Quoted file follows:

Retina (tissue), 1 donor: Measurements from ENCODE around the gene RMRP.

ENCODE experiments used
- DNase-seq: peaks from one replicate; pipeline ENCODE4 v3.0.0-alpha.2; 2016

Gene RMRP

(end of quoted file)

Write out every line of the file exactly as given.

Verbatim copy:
Retina (tissue), 1 donor: Measurements from ENCODE around the gene RMRP.

ENCODE experiments used
- DNase-seq: peaks from one replicate; pipeline ENCODE4 v3.0.0-alpha.2; 2016

Gene RMRP